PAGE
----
Chinese Censors Erase #PanamaPapers Evidence From Web

(Image:  The Blue Diamond Gallery  /  CC BY-SA 3.0)

While the whole world is talking about the #PanamaPapers, the giant leak of confidential documents from a Panama-based firm that aided scores of politicians in hiding money by setting up offshore shell companies around the world, the majority of mainland Chinese know nothing about its existence.

According to the documents, which were compiled by International Consortium of Investigative Journalists (ICIJ), the leaked files reveal offshore companies linked to the family of China’s top leader, Xi Jinping, who has vowed to fight “armies of corruption”.

China’s Web censor has blocked #PanamaPapers from major search engines and deleted all discussions about the leak on social media since April 4, in an effort to keep the majority of mainland Chinese people from finding out that (according to ICIJ) “family members of at least eight current or former members of China’s Poliburo Standing Committee, the couture’s main ruling body, have offshore companies arranged through Mossack Fonseca.”

Netizens are reporting that even emails referencing the leak have been tampered with.

China-based netizens have been posting regular updates on the censorship measures on Twitter. First, the Chinese translation of Panama Papers vanished from top three search engines in China.

The screen-captured images show the pop-up notice that appears when users search the sensitive term: “Search results may not comply with relevant laws, regulations and policies, not displayed. It is recommended to try searching other related terms.” All other related terms, news and discussions were deleted in a matter of a few second on Weibo:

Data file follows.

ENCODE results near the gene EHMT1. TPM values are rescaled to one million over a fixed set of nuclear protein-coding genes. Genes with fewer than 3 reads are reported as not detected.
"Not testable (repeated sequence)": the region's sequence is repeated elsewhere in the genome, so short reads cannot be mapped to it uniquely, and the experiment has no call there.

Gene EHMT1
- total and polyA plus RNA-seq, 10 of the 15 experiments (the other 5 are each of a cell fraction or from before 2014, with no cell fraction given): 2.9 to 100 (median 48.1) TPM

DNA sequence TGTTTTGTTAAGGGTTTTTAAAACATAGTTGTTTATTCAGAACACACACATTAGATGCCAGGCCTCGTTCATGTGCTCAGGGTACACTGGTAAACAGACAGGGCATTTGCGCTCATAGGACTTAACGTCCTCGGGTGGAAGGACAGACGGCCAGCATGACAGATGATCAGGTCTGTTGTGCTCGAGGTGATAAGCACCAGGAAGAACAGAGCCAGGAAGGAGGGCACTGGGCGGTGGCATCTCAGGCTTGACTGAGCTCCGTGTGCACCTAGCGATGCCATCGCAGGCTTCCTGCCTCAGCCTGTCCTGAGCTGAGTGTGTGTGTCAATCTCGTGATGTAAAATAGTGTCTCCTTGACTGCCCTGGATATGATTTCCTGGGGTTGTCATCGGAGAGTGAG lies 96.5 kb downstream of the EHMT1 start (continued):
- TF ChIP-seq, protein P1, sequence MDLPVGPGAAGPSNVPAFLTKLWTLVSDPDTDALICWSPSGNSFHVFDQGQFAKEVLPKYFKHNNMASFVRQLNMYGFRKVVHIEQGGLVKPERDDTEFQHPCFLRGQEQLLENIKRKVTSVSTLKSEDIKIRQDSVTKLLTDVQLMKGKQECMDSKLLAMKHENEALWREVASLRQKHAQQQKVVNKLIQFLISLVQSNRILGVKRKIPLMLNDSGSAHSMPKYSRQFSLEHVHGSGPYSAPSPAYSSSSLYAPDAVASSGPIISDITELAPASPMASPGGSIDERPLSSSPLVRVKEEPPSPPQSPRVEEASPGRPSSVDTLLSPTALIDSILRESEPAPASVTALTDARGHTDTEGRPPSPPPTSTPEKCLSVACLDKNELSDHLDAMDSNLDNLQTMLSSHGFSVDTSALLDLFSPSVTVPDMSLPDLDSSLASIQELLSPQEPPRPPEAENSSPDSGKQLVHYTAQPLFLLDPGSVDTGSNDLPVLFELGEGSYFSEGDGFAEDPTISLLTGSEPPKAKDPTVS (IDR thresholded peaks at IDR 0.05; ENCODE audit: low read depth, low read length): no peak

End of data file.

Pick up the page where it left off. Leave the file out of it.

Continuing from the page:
Even private e-mails appear to be under sensitive word filtering:

Leaked censorship instructions indicated that the propaganda authorities are acting in full gear (via China Digital Times):

The ICIJ report implicates the brother-in-law of current Chinese president Xi Jinping, daughter of former Chinese Premier Li Peng, granddaughter of Jia Qinglin who stepped down from the Politburo Standing Committee in 2012, and business partner of Gu Kaila, the wife of former Chinese politician Bo Xilai who was sentenced to life imprisonment for corruption in 2013.

Below is a detailed description of the Chinese power players in ICIJ’s report:

According to BBC’s latest report, two more members from the Politburo Standing Committee, Zhang Gaoli and Liu Yunshan, have relatives-in-law holding off-shore firms in the leaked files. Liu Yunshan is the head of propaganda in China.

Thus far, there has been no official response to the Panama Papers, but the party-affiliated mouthpiece Global Times stressed that “powerful forces” are operating behind the scenes, denouncing the leak as a conspiracy against leaders from non-Western countries and suggesting that Vladimir Putin was a primary target of the leak.

This article by Oiwan Lam originally appeared on Global Voices.

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